Sign up for newsletter >>

Personal Seat Licenses at the New Titans Stadium

Last week we did a breakdown of the Titans stadium and the East Bank development costs, but the half baked deals have left Nashvillians with questions. We received a question about Titans Personal Seat Licenses at the new stadium. Here’s what we found.


A Personal Seat License (PSL) allows a person to purchase a claim on certain seats in a stadium. Teams use PSLs to guarantee ticket sales and fund new stadiums. PSL policies vary between franchises, but generally, fans purchase PSLs as zero interest loans or through a one-time fee that lasts for a set period of time.

For the Titans, PSL owners must pay a one-time fee and renew their claim every year through the purchase of season tickets. Besides securing valuable seats in a stadium, PSL owners can also turn a profit by selling tickets that they are not using during the season and can even transfer their PSL by selling claims directly through the Titans PSL marketplace.


Here are a few things to note about the Titans' PSL policies:

  • Season tickets for Titans games can only be purchased by PSL owners. If a PSL owner fails to purchase season tickets, they forfeit their PSL.
  • PSL owners can transfer their PSLs to a different owner but, as mentioned, do not receive a refund if they don’t find a buyer and fail to purchase season tickets.
  • PSLs are considered a capital asset and are not tax deductible.
  • The Titans, like many stadiums with PSLs, have experienced a higher number of out-of-town fans for home games. In an attempt to prevent this, they introduced a series of ‘post purchase’ policies on PSL owners that increased the price of their season ticket packages and restricted single-game ticket sales. In 2021, eleven PSL owners filed a lawsuit against the Titans. The case is still open.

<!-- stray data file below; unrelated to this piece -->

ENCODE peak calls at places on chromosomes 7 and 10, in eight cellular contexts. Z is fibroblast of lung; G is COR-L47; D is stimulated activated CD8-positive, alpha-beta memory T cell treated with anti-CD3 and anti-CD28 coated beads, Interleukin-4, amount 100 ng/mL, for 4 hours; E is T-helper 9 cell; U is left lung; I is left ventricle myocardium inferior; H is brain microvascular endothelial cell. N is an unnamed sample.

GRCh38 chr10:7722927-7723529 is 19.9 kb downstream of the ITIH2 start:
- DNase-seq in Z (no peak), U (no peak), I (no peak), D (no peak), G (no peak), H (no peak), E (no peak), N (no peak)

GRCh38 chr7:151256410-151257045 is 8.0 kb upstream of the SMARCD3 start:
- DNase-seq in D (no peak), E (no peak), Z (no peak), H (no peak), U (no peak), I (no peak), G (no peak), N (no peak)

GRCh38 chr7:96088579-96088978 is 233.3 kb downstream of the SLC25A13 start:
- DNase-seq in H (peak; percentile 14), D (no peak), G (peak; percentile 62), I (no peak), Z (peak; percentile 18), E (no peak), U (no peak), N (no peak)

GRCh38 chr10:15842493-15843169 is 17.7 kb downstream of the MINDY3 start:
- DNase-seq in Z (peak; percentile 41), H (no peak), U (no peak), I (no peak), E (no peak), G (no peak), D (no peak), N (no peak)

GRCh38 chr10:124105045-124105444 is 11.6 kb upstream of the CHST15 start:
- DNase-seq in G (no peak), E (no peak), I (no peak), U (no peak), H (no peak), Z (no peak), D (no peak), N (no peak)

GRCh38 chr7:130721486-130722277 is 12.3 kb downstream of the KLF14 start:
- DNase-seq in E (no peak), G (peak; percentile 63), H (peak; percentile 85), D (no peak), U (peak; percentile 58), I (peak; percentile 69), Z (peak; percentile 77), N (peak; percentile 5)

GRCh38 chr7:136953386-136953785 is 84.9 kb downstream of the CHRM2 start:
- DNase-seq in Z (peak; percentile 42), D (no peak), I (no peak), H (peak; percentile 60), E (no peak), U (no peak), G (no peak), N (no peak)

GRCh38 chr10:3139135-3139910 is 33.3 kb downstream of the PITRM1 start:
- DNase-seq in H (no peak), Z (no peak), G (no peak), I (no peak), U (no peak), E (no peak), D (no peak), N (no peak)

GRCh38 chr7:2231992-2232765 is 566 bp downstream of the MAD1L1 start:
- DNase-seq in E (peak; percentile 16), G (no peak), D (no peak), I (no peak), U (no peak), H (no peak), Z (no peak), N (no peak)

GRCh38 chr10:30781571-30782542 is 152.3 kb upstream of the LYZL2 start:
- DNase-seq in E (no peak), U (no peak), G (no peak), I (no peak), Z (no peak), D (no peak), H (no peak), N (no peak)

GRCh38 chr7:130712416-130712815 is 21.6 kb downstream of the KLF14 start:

• Titans season ticket holders could opt out and receive a refund for purchased tickets during the 2020 season affected by Covid-19.


This is the million dollar question, and the jury is still out. Discussions between the Mayor’s office, the Titans, and the state have been opaque. In many cases, PSLs do not transfer to new stadiums, but PSL owners are given new PSL purchase preferences based on their stakeholder position in the old stadium. Sometimes PSL owners even receive deals on the purchase of PSLs in a new stadium.

In theory, the sales tax of new Titans stadium PSL purchases will go towards the new stadium if the policy remains the same and the old PSLs are terminated instead of transferred. Only a $700M investment has been promised by Titans ownership. If the franchise does not exclusively offer up new PSL purchase revenue as additional capital to be used toward the construction of the new stadium then PSL revenue will not add to the pot, it will only line the pockets of the ownership.

There’s still time to put in your two cents. You can email or call the Mayor’s office, your Council Member, or the Sports Authority.